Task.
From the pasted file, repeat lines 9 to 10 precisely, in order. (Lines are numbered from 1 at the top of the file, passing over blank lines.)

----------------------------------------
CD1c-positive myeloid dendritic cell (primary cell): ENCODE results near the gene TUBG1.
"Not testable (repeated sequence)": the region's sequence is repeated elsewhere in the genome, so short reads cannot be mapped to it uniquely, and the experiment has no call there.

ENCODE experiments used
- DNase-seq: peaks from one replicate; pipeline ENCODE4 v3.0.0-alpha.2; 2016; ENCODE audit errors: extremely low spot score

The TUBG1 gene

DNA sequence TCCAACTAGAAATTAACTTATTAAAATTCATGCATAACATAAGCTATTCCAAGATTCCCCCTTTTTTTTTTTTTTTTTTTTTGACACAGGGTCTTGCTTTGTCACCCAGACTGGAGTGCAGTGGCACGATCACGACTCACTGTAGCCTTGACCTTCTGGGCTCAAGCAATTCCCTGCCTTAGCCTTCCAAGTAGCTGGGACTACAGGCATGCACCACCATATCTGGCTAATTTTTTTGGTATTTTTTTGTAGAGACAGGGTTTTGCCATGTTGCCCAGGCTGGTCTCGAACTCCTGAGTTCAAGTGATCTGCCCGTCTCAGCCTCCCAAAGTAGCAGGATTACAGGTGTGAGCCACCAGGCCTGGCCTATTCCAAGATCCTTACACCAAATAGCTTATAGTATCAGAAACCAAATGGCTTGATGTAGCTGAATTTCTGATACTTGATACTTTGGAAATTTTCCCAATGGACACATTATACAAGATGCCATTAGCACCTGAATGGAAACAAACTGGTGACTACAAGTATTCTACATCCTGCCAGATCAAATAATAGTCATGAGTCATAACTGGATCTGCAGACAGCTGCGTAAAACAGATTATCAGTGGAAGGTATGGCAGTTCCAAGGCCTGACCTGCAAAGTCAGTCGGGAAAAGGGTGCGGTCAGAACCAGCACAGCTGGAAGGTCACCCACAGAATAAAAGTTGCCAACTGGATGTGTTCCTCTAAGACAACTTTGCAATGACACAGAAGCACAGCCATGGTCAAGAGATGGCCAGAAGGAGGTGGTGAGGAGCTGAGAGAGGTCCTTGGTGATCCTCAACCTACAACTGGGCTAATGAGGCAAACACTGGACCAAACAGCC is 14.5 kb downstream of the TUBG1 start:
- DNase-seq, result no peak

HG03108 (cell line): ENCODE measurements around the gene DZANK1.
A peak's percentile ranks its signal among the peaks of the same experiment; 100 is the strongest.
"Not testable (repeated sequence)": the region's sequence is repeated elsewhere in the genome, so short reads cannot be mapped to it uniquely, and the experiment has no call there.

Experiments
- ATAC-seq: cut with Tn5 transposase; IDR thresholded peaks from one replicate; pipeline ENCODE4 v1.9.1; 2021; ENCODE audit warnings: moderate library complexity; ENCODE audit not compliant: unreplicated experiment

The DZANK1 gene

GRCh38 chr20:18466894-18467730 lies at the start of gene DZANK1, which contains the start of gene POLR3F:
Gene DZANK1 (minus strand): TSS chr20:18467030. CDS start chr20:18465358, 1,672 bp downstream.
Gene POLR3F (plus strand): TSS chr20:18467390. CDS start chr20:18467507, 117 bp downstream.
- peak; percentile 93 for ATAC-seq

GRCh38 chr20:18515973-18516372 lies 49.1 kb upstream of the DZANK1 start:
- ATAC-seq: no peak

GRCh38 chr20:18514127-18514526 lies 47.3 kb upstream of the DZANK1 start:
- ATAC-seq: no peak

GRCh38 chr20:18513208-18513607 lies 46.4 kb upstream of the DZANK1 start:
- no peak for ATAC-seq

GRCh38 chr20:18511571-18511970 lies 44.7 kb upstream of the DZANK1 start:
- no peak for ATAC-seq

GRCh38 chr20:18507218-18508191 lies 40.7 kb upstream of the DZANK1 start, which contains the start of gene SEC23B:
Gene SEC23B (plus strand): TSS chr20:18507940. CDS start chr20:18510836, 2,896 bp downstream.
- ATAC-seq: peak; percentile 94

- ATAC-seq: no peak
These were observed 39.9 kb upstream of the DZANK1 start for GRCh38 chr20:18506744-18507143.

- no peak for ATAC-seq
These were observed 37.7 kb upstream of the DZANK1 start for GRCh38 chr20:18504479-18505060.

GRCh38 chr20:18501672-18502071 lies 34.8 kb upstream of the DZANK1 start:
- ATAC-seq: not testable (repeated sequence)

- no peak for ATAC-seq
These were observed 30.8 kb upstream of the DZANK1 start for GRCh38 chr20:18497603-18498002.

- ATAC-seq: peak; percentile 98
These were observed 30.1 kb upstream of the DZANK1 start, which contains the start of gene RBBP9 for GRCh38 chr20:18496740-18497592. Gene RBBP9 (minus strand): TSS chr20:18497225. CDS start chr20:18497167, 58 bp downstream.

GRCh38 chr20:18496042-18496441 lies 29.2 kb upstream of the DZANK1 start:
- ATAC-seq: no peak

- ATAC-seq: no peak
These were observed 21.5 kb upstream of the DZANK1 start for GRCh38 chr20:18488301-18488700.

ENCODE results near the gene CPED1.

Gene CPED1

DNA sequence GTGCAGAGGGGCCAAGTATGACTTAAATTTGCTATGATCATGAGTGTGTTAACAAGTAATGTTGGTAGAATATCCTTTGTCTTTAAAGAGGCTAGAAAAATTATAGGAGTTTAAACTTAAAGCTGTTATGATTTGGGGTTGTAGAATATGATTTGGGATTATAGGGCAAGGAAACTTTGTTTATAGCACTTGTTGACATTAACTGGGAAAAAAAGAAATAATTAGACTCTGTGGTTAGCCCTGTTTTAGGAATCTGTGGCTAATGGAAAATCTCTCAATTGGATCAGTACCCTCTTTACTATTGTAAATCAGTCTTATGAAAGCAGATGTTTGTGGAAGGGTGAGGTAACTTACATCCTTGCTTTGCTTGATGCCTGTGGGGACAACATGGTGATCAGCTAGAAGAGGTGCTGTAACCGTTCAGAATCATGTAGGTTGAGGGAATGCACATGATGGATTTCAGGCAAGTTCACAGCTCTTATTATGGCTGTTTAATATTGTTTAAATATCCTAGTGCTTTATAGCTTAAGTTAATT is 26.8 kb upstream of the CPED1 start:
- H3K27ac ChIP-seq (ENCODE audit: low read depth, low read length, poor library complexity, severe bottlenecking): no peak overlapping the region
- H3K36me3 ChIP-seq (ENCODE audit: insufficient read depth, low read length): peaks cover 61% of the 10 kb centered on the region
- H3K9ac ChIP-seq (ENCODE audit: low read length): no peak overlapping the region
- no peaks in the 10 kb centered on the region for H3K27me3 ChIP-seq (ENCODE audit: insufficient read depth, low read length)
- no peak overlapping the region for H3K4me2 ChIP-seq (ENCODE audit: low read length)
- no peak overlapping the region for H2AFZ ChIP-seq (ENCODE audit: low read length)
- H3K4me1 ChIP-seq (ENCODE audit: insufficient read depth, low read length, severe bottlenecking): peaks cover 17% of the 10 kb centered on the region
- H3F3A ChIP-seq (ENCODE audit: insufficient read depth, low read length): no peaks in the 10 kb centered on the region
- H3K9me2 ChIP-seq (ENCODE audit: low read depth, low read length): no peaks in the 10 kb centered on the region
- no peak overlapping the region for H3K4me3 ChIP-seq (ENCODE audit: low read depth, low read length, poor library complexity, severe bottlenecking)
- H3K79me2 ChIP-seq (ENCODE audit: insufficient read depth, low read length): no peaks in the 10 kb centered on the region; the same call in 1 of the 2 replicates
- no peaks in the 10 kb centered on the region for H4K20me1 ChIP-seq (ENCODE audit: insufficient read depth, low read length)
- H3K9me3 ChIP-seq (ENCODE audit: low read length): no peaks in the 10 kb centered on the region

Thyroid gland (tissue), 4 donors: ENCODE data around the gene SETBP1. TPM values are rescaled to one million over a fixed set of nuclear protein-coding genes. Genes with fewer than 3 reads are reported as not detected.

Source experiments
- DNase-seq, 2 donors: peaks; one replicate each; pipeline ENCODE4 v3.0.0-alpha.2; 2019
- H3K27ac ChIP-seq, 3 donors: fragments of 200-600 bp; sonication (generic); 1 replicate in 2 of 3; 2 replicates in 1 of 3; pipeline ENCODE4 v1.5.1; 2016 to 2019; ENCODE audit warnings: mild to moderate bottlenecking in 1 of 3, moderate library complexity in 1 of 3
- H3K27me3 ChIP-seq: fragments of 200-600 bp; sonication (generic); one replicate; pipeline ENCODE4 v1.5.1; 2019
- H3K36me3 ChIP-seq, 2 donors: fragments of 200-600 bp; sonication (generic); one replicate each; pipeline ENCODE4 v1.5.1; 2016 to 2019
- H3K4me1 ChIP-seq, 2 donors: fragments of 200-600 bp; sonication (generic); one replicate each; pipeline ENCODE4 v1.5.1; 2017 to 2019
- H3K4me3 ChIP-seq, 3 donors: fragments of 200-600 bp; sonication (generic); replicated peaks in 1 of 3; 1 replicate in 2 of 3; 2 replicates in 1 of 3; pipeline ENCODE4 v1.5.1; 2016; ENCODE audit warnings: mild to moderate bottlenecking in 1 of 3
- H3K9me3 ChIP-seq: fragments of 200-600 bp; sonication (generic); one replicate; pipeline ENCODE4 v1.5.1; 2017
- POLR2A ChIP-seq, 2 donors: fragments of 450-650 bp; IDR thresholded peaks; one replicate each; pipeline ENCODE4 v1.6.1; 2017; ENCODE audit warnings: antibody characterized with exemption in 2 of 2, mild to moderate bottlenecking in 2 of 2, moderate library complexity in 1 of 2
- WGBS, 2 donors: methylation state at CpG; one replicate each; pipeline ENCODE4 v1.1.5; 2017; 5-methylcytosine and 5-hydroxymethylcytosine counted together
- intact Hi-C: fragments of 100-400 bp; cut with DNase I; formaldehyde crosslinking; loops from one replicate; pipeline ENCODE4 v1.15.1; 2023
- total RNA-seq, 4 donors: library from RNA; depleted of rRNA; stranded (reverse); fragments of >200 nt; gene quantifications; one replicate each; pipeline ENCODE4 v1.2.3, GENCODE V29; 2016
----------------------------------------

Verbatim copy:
A peak's percentile ranks its signal among the peaks of the same experiment; 100 is the strongest.
"Not testable (repeated sequence)": the region's sequence is repeated elsewhere in the genome, so short reads cannot be mapped to it uniquely, and the experiment has no call there.